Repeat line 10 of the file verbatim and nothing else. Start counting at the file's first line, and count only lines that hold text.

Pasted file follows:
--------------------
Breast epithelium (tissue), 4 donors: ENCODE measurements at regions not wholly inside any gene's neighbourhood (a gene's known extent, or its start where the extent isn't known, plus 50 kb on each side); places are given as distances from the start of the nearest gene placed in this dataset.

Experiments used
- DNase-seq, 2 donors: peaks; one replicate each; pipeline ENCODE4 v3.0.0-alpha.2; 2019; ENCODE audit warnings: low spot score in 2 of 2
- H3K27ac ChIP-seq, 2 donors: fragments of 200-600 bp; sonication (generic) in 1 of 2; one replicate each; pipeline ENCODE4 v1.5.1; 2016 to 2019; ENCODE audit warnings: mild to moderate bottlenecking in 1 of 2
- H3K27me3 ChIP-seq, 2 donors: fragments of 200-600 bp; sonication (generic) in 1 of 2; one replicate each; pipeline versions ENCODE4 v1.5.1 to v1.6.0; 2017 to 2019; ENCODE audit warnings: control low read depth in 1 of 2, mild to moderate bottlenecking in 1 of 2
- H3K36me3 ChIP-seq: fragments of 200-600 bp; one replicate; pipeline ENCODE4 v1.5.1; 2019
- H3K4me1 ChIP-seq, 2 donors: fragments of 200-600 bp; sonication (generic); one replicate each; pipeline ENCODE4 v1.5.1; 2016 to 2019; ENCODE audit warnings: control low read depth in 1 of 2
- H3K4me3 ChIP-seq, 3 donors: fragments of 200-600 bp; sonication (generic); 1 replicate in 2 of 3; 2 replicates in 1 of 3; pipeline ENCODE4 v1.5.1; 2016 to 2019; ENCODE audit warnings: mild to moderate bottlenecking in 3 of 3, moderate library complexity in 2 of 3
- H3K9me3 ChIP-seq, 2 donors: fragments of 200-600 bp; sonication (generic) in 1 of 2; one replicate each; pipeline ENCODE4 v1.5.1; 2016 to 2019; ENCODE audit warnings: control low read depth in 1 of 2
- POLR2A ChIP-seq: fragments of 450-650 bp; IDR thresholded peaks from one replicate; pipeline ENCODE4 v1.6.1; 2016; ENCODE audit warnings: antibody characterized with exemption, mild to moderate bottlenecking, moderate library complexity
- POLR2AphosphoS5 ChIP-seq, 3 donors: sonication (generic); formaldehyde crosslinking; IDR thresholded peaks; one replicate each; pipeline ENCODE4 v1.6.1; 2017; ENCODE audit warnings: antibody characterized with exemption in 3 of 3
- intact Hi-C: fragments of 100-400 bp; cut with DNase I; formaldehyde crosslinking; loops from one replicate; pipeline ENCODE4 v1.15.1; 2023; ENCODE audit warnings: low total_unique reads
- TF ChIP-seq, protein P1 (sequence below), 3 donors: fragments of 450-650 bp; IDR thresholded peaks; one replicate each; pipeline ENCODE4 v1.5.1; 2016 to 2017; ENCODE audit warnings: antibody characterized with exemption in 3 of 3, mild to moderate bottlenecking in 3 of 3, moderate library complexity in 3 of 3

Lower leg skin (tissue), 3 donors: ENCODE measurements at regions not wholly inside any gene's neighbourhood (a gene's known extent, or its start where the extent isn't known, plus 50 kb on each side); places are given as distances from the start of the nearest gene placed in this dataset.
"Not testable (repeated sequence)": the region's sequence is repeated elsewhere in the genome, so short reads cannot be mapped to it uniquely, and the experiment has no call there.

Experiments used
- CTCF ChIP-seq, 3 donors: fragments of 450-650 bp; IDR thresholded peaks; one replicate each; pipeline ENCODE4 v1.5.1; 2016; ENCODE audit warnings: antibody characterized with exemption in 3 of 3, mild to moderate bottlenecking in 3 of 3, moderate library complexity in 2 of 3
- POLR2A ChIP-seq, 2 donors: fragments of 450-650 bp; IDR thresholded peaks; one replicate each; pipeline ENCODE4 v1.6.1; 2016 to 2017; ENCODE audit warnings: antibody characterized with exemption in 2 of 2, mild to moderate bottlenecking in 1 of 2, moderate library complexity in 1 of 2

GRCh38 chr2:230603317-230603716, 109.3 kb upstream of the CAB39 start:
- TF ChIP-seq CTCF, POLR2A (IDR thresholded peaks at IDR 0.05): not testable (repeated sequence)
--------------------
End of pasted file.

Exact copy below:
- POLR2A ChIP-seq: fragments of 450-650 bp; IDR thresholded peaks from one replicate; pipeline ENCODE4 v1.6.1; 2016; ENCODE audit warnings: antibody characterized with exemption, mild to moderate bottlenecking, moderate library complexity